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An eye-opening look at how the world will feed itself in the coming decades
By now it is clear that the techniques of the first "Green Revolution" that averted mass starvation a generation ago --pesticides, chemical fertilizers, focusing on a few key crops--are threatening the food supply for future generations. Interestingly, the solution to this dilemma seems most likely to emerge from the still-developing world, where alternative methods and philosophies, based on indigenous knowledge and native crops as well as genetic engineering and other technological advances, are still possible.
Richard Manning reports on this emerging Green Revolution, placing it in social and political context, and presenting some surprising and controversial solutions to this most pressing environmental problem.
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A generation and more ago, when futurists warned that an ever-expanding population would unleash famine and suffering upon the world, scientists set in motion the so-called Green Revolution. Mixing high-yield seed stock and intensive cultivation with an increased use of chemical pesticides, the Green Revolution proved remarkably successful in feeding the developing nations of the world--but only for a time.
Now, writes journalist Richard Manning, when Earth's population is again exploding--adding a new Mexico City every 12 weeks, as one of the profiled scientists notes--the need to revolutionize agriculture anew is ever more pressing. Traveling to research laboratories and farmers' fields in places such as Uganda, Zimbabwe, India, and China, Manning looks at ways in which researchers are working to improve crop yields, reduce natural pests and diseases, and increase biodiversity, with greater or lesser success. Among their approaches, Manning observes, is the use of genetically modified plants, a matter of intense debate throughout the First World. Urging that readers not dismiss this solution out of hand, Manning points out that genetic engineering is not merely a subject for theoretical discussion, but a fact of life in the agriculture of the developing world.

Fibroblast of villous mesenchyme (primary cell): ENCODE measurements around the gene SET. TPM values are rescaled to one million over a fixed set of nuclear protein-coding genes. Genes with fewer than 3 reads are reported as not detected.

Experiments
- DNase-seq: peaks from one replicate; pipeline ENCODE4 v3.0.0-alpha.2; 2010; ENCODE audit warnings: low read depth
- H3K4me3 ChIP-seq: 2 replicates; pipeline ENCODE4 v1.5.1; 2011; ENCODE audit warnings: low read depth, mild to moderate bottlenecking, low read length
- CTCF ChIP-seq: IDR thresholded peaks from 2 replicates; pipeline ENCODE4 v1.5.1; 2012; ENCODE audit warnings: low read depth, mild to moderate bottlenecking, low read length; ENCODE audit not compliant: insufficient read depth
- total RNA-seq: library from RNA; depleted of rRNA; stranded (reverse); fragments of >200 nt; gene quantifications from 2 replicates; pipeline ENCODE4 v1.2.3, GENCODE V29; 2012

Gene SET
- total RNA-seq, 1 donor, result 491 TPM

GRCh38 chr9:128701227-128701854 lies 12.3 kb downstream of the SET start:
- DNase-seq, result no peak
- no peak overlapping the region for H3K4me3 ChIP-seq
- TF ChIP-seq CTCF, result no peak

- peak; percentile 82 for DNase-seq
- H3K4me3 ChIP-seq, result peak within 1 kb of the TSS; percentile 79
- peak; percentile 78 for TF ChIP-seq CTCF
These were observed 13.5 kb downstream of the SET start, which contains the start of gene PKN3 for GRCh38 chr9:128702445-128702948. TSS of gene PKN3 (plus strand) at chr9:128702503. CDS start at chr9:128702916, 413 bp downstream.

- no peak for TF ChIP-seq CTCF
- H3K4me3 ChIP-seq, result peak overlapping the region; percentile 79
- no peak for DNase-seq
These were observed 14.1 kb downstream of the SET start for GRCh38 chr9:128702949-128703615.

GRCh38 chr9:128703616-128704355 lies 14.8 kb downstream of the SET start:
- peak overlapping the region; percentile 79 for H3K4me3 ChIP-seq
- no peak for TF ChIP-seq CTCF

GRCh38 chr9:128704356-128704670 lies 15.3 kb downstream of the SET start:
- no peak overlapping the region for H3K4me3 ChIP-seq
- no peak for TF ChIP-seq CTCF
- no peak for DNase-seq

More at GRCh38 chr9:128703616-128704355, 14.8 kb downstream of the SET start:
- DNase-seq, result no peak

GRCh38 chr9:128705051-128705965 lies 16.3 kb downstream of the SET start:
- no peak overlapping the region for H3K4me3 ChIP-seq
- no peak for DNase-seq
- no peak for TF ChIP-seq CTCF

At the close of his well-paced travelogue, he takes a considered look at the arguments pro and con, acknowledging that there are reasons to be both fearful and optimistic when tinkering with genomes. But, Manning slyly adds, "no one ever said feeding a planet of 6 billion people would be without consequences." --Gregory McNameeFrom the Inside Flap:
"Food's Frontier sets a new intellectual standard for placing genomics, biotechnology, and food security into the lives of ordinary people. Richard Manning takes the reader on a worldwide tour of agriculture, displaying both its science-rich and resource-poor systems. His volume combines complex scientific principles with a remarkably accessible style. Above all, Manning demonstrates the shortage of human capital in poor countries and the need for much greater support for Third World scientists." Paul Ehrlich, author of Human Natures
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Book Description North Point Press. Hardcover. Condition: New. 0865475938 New Condition. Slight shelf wear on dust jacket. Seller Inventory # 4MU-V5AF-A507
Book Description North Point Press, New York, 2000. Hard Cover w/ Dust Jacket. Condition: NEW. Dust Jacket Condition: NEW. 1st Edition.. 1st. edition 1st. printing 2000 , Hardcover wuth the dust jacket , 225 page book. Condition : NEW. Size: 8vo - over 7¾" - 9¾" tall. Seller Inventory # 070108-I
Book Description North Point Press, 2000. Hardcover. Condition: New. book. Seller Inventory # M0865475938
Book Description North Point Press, 2000. Hardcover. Condition: New. Seller Inventory # DADAX0865475938
Book Description North Point Press, 2000. Hardcover. Condition: New. Never used!. Seller Inventory # P110865475938